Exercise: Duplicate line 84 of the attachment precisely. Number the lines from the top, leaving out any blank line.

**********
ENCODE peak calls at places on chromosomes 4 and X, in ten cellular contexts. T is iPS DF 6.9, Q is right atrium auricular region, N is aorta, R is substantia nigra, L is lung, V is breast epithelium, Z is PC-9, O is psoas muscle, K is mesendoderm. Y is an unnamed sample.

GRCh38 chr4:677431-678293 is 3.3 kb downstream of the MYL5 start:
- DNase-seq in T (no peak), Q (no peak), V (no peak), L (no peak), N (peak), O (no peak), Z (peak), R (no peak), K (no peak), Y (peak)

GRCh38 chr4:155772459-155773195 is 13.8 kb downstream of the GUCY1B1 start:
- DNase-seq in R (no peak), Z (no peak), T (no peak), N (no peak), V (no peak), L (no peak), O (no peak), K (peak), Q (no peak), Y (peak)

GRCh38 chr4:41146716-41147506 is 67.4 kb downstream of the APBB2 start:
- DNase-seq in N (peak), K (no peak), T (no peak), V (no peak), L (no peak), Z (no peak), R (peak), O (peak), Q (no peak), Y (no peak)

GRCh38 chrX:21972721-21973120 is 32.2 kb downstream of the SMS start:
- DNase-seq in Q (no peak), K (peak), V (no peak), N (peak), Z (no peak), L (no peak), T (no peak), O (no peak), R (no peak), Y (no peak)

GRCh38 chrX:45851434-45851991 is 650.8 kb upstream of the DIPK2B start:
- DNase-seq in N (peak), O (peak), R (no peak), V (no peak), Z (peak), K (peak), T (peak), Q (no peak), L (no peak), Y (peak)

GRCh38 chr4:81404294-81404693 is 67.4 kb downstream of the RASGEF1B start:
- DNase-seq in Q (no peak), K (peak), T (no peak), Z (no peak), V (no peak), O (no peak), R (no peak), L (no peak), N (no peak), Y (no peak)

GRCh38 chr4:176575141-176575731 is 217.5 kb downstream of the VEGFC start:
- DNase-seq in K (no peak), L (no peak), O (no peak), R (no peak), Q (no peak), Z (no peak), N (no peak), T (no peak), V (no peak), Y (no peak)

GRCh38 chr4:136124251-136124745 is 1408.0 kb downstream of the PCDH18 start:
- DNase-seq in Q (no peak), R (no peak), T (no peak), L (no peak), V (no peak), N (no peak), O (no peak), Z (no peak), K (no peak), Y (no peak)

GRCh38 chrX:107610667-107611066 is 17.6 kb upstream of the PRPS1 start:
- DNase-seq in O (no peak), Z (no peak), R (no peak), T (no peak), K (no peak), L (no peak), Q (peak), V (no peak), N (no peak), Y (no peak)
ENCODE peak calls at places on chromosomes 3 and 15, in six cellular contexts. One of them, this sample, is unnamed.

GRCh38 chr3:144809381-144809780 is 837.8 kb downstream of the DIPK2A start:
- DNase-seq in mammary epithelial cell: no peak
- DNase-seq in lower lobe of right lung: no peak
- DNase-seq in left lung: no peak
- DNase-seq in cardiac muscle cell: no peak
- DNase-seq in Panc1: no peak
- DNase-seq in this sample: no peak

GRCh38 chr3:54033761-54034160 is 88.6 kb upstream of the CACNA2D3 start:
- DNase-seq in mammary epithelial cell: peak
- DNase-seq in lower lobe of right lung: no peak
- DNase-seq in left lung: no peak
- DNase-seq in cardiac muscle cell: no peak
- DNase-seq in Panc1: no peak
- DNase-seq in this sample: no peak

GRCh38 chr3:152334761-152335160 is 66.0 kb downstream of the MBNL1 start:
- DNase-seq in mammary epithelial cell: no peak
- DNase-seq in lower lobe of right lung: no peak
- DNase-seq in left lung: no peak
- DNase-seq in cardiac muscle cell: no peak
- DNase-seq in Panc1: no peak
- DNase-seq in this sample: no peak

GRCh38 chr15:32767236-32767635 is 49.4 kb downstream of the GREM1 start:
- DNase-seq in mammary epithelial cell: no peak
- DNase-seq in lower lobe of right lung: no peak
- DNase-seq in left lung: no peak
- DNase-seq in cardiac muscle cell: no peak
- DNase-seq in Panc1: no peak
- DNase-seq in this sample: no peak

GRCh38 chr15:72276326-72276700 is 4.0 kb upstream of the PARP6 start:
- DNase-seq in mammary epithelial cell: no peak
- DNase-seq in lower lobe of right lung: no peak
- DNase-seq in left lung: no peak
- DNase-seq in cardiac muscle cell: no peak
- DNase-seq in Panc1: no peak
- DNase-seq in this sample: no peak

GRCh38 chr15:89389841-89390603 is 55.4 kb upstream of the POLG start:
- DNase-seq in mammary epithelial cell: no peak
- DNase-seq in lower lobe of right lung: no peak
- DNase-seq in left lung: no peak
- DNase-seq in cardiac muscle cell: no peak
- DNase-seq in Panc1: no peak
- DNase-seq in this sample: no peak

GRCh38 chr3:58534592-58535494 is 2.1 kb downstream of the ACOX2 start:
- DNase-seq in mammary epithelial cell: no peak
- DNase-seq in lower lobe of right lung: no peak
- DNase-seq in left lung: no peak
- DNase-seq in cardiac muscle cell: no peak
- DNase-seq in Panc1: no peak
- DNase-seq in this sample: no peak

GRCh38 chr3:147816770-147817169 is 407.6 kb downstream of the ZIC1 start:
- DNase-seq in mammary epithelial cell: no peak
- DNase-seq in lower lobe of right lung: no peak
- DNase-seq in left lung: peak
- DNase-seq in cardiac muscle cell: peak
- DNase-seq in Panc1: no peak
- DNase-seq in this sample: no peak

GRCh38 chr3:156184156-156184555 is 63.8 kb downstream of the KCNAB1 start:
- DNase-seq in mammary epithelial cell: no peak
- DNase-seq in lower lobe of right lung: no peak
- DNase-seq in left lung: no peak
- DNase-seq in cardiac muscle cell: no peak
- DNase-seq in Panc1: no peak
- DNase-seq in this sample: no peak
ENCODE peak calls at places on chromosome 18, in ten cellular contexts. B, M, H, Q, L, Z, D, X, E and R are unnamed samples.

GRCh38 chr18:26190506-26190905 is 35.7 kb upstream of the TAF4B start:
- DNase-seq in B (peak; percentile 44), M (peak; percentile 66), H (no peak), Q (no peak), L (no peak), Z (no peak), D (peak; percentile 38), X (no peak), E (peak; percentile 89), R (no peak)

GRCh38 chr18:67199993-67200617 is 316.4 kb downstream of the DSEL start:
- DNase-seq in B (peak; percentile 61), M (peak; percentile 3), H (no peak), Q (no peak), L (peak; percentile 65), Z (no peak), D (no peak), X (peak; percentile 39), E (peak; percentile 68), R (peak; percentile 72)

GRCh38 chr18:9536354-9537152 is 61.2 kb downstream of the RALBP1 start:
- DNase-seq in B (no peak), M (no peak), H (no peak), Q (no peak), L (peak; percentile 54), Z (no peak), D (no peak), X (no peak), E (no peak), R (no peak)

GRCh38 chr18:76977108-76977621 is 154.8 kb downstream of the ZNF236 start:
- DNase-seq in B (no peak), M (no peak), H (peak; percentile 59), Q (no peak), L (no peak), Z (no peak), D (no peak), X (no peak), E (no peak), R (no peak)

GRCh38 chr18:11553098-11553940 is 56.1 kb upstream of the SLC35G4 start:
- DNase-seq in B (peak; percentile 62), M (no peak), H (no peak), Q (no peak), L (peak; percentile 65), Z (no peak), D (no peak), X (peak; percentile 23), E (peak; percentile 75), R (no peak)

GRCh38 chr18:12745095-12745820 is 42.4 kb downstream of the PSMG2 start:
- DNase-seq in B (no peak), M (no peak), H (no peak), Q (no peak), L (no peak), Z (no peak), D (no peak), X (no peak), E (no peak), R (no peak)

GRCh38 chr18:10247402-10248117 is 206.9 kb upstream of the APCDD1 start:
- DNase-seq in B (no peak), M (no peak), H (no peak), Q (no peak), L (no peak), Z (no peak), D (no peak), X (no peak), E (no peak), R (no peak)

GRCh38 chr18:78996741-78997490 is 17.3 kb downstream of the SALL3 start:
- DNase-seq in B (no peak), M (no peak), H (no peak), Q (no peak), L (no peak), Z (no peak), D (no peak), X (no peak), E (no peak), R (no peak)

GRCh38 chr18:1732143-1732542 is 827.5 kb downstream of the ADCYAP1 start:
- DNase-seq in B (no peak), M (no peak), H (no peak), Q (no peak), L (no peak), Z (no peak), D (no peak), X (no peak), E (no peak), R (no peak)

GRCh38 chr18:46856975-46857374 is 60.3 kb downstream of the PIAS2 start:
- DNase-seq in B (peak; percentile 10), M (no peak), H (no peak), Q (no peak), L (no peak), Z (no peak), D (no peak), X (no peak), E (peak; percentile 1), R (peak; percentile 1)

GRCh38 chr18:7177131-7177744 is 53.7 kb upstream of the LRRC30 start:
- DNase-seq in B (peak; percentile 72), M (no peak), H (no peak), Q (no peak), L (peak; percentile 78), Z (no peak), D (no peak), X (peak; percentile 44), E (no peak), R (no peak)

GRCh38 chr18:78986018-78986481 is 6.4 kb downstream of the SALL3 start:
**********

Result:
ENCODE peak calls at places on chromosome 18, in ten cellular contexts. B, M, H, Q, L, Z, D, X, E and R are unnamed samples.